Shaping a Genesis week from the chaos of my life
We have two cats. One is gentle and sweet, and likes to sit on my desk while I work.
The other is a thieving scoundrel.
Sydney is constantly where she knows not to be. When she hears my footsteps, often there is a resounding thud as she hits the floor to run and hide, whether or not she managed to swipe whatever had tempted her. Just this week, she stole another cheese rind from the not-yet-emptied compost bowl. There’s no way I’ll let meat defrost on the counter–such delicacies go into the toaster oven so they are visible to me but away from her. She ate through the plastic to pizza dough once. She has stolen treats from right in front of her sister-cat. Sydney zooms in, swipes, swallows and scampers away before her heart beats again.
I’ve never seen a kitty so quick and precise.
Lynxy is a dozen years old, and my goodness she’s had a tough time. Lynxy is a tunneller–she’ll crawl under most blankets, and often sticks out a relaxed paw and her nose, as though she’s pulled the covers up before she naps. Unfortunately, more than once, the new cat–Sydney–has attacked Lynxy when Lynxy can’t see her. The result? More often than not, Lynxy takes a hard fall from the bed to the floor. Because of the blanket, she can’t always stop herself, and she doesn’t always land on her feet.
Sydney was a year old, more or less, when we adopted her. She is small and adorable, but she is quite a different cat. She prefers the company of my husband by far–but the only time she’ll really cuddle with him is when he doesn’t know she’s there. Sydney will sneak in behind his knees while he sleeps, but won’t let him hold her, and struggles when he pets her. Still, no matter where else she may be when she hears his car or his voice, she’s at the door to greet him. She shows her excitement by quivering her tail as though she’d borrowed it from a rattlesnake.
She never purrs. She seems to be delighted much of the time, but she never purrs, and I’ve never had a cat who hadn’t learned that. Most times, she tucks her head into her chest and shies away when a hand comes near to pet her. I’ve no doubt that she’s been abused sometime in her short life. She runs away from me regularly.
But she’s been with us now for three months. It seems to me she should KNOW by now that we won’t leave her, we won’t hurt her, and we’ll feed her every day. She sleeps many hours, but I’m not sure she ever relaxes. She always has a heightened sensitivity to her surroundings. Her favourite daytime place is the same box she had at the shelter. We added a blanket and put it by the front window behind the couch–and it is still her safe place. She is on guard constantly, never trusting her environment, never accepting that we love her, never letting herself believe it could be true, that she is worthy of our care. She mimics a submissive cat, but honestly, she’s anything but.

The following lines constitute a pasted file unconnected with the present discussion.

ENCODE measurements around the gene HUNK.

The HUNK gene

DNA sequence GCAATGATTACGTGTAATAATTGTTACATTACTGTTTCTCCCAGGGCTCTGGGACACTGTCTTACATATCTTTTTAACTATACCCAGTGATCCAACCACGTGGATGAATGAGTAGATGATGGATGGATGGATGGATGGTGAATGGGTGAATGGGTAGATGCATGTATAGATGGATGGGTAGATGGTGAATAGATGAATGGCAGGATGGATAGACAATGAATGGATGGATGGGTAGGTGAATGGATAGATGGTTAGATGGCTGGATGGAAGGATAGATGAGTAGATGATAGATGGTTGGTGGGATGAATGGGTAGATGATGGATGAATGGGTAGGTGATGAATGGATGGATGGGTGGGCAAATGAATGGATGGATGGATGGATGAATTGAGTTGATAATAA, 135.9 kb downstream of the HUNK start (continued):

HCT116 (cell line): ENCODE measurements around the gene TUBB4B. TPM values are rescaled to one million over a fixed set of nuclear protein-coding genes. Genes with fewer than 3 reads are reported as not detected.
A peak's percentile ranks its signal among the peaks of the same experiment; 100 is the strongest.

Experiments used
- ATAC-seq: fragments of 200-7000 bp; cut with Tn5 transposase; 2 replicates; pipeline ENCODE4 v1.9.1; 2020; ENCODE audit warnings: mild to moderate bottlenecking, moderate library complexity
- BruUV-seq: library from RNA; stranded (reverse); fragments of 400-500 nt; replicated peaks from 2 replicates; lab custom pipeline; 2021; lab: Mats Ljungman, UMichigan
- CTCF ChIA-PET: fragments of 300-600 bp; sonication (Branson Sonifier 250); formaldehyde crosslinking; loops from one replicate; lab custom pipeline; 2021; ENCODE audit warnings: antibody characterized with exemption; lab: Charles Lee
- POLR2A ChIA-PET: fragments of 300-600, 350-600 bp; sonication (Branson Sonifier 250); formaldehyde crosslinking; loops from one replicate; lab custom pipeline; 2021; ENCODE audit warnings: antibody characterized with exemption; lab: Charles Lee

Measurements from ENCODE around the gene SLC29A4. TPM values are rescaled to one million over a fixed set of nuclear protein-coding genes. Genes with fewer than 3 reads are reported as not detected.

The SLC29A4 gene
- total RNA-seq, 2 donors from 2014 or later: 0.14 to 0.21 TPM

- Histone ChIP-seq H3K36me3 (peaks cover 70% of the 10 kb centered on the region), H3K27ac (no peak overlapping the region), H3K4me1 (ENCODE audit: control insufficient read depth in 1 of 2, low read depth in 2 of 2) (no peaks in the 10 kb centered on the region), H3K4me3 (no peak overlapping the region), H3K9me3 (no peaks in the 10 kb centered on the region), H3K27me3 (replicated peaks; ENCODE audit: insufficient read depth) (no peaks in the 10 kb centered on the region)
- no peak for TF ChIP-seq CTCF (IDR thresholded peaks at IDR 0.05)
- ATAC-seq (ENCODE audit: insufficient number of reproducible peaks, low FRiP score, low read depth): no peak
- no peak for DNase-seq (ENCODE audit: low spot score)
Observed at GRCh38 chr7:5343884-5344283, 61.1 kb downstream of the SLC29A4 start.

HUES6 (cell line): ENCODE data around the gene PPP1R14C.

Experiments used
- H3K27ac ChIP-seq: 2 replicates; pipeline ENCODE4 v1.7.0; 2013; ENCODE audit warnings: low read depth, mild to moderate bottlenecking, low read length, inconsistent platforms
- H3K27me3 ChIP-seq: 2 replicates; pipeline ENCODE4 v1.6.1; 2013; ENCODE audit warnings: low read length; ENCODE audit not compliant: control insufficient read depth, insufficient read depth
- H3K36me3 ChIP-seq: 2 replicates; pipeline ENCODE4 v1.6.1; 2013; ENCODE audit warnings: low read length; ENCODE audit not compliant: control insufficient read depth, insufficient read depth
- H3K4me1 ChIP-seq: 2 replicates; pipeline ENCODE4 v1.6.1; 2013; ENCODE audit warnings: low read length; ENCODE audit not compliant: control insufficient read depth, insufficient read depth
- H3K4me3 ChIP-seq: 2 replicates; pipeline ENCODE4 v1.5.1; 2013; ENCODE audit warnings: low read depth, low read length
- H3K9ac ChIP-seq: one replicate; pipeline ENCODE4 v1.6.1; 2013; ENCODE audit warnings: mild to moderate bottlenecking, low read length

I find myself wondering how often I’m like that.
How often do I not trust the gifts I’ve been given, or even see they are there? How often do I try to do something on my own, even though I know I’m going about it the wrong way, just because I don’t think it’s going to be there later? How often do I try to prove myself, again and again or feign submissiveness while secretly rebelling?
How often do I steal the joy of someone who loves me by not believing that I’m worthy of it?
I hate to admit that it’s true more often than it should be.
Is it also true for you? How do we change these ingrained behaviours?
Look at the birds in the sky. They do not store food for winter. They don’t plant gardens. They do not sow or reap—and yet, they are always fed because your heavenly Father feeds them. And you are even more precious to Him than a beautiful bird. If He looks after them, of course He will look after you.
Matthew 6:26 The Voice